Opinion piece: Labor wants to work with business in race to top

Australian Treasury

With an area of around 700 square kilometres, Singapore is about 1/10,000th the size of Australia. Not surprisingly, it doesn’t have much of a mining industry. But starting around 2006, Singapore suddenly began to play a key role in Australian commodities exports. From 2006 to 2014, BHP sold $US210 billion worth of resources to its Singapore subsidiary. They then marked it up by 10 per cent and sold it on. The iron ore never went near Singapore – it was shipped out of Western Australia to the final buyers in Korea, China, India and Japan. Yet somehow a chunk of the profits landed in Singapore.

The creation of Singapore marketing hubs isn’t the fault of the Singaporean government, which has a long and distinguished tradition of welcoming traders and financiers from around the world. It arose because some clever accountants at BHP and Rio decided to play a thimble-and-pea trick with their profits. Some called it ‘the Singapore Sling’, but while the cocktail is a deliciously sweet gin drink, these tax tactics left a sour taste in the mouth of Australian taxpayers.

Unwinding the problem of marketing hubs has taken decades. In 2015, questioning from Labor and independent Senators on the Senate Corporate Tax Inquiry revealed the extent of the tax lurk, and put a public spotlight on the oddity of the practice. Most of us understand why marketing is a big deal if you’re selling Nike sneakers or the latest iPhone. But marketing iron ore doesn’t exactly pass the pub test.

Over time, the Australian Taxation Office has scrutinised the claims being made for marketing hubs. In 2018, BHP announced that they had reached a settlement with the ATO regarding their use of marketing hubs. A few weeks ago, Rio announced that they had done the same. The BHP settlement was worth around half a billion dollars. The Rio settlement was worth around one billion dollars. Put another way, these two settlements were worth around $60 for every single person in Australia. That’s more than loose change.

Importantly, the latest deal doesn’t just settle past arrangements – it also applies to the future. Under the settlement, when commodities are dug up in Australia, company tax will be paid in Australia. That’s good for taxpayers, since tax revenue goes to fund the public infrastructure that we all use. And it’s good for the economy, since it ensures that there’s a level playing field in tax. Smaller miners shouldn’t be put at a competitive disadvantage because they don’t use tricky tax arrangements such as marketing hubs.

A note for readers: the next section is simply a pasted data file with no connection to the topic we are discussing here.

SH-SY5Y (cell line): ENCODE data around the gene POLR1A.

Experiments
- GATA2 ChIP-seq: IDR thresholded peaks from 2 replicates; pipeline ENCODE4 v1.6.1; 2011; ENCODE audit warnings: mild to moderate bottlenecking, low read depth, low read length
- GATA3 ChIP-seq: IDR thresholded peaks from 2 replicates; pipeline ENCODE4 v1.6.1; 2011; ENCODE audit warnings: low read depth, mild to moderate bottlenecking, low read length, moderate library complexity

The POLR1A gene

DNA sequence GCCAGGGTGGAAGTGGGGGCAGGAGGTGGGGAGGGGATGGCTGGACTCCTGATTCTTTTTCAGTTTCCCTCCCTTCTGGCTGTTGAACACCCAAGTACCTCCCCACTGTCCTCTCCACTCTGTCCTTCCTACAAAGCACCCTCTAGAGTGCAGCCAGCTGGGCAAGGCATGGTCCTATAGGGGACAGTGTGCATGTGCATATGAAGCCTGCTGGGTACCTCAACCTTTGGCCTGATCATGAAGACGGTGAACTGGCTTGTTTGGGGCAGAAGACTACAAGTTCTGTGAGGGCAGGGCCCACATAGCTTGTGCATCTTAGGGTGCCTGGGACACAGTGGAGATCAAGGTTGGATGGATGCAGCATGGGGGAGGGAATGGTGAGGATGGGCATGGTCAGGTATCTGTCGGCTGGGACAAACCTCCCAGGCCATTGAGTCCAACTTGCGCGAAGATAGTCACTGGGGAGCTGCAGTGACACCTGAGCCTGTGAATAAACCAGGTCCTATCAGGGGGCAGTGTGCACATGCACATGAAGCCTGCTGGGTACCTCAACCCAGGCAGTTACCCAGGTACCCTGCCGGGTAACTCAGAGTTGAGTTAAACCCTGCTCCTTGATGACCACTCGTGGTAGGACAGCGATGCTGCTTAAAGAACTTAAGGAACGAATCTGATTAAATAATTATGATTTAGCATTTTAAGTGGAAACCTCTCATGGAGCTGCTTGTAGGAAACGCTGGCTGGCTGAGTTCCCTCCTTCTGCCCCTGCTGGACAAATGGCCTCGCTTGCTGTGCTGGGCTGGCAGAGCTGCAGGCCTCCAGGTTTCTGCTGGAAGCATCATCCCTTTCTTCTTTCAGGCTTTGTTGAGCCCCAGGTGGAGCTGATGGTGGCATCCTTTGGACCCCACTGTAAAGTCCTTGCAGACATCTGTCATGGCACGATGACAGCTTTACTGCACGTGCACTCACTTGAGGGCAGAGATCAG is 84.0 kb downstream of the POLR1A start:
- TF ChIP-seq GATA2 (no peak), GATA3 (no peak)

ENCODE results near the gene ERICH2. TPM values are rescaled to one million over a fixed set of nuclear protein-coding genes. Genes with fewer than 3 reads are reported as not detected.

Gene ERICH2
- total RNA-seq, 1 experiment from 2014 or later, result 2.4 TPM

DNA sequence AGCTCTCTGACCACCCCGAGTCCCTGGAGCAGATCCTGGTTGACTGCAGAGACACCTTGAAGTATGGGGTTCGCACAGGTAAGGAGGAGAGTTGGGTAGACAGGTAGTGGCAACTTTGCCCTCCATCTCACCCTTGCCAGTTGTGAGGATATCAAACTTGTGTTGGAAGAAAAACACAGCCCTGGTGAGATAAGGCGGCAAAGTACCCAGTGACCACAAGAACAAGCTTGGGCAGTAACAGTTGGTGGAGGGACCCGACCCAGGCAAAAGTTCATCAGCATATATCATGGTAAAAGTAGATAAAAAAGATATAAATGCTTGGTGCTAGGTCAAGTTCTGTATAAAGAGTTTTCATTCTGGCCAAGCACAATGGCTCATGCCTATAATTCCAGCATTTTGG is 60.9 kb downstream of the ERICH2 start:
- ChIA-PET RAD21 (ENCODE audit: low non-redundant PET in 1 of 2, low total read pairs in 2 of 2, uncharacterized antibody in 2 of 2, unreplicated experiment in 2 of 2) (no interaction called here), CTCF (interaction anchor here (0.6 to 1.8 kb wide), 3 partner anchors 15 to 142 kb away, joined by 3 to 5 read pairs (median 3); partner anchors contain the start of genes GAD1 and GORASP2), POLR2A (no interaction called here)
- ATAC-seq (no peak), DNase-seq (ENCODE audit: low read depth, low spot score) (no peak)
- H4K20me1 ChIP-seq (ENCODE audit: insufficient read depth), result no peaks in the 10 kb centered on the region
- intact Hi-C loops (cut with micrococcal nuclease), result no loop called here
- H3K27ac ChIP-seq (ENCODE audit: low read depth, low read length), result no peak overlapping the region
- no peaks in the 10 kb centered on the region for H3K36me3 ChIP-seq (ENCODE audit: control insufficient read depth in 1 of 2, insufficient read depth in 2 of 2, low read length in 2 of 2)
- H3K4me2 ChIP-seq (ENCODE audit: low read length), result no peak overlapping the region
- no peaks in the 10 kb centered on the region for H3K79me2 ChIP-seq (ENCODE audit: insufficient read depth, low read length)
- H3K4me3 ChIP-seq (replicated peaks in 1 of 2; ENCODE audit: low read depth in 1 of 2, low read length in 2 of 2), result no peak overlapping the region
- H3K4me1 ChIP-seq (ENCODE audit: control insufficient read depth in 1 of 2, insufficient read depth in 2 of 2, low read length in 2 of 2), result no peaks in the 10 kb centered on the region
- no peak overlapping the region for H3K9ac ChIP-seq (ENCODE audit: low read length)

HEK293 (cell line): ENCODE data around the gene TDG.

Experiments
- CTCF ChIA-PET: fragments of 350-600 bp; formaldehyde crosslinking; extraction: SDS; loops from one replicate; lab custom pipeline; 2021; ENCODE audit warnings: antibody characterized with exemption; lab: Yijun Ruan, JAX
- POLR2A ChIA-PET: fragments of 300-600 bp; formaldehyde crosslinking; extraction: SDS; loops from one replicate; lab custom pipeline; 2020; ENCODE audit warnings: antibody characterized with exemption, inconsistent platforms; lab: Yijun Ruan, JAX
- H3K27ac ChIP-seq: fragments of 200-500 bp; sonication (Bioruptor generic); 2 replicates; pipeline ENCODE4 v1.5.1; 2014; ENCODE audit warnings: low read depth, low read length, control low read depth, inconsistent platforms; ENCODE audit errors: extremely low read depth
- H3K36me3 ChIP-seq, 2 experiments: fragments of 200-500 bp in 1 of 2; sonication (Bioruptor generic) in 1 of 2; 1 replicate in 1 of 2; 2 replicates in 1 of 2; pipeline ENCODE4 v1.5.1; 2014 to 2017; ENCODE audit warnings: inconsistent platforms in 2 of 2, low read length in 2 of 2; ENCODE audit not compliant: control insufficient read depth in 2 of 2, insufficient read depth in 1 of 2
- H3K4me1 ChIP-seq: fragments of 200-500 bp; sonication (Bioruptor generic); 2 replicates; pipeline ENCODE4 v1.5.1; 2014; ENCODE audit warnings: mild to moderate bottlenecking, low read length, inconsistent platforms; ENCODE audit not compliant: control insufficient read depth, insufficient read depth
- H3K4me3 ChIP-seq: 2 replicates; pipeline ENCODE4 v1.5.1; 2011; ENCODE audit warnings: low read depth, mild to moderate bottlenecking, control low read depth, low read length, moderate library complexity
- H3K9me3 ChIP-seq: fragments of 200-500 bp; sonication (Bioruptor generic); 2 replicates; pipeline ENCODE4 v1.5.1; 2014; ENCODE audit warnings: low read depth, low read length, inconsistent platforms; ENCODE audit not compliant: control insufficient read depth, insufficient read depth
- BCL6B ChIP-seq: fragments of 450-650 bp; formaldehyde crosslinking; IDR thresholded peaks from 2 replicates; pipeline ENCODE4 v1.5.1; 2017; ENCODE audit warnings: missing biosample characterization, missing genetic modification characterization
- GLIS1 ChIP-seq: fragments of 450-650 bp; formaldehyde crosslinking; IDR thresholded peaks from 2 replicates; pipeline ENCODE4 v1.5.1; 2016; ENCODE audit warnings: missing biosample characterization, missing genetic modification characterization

What holds for mining marketing hubs holds for multinational tax more broadly. The Albanese Labor Government went to the last election with a plan to close multinational tax loopholes that allow firms to use debt deductions and royalty deductions to inappropriately lower their tax bill. We are now on the path to implementing these policies. On 5 August, a consultation process opened that will allow firms to offer their views on the best way to put these changes in place, and identify any unanticipated issues. We’re keen to work collaboratively with business as we put in place a fairer multinational tax system.

Ultimately, success in the Australian economy should depend on coming up with great ideas, delivering cheaper prices, producing new products, and innovating in how companies are managed. If we’re to get productivity growth going again, it’ll depend on thousands of savvy business decisions across the economy that ensure firms are more efficient and effective. What we don’t want to see is an economy where multinational companies are looking for a shortcut to success by finding another tax loophole. That kind of lazy approach isn’t going to lift living standards – it’s just a pretence of progress.

One of the great things about being part of the Labor Treasury team is the chance to work with business on a race to the top. Like Jim Chalmers, Katy Gallagher and Stephen Jones, I’m a pro-growth progressive – committed to the importance of growing economic activity in the national interest. A better multinational tax system will mean a stronger economy and a fairer society: one where the Singapore Sling is just a tasty cocktail, not a tax dodge.

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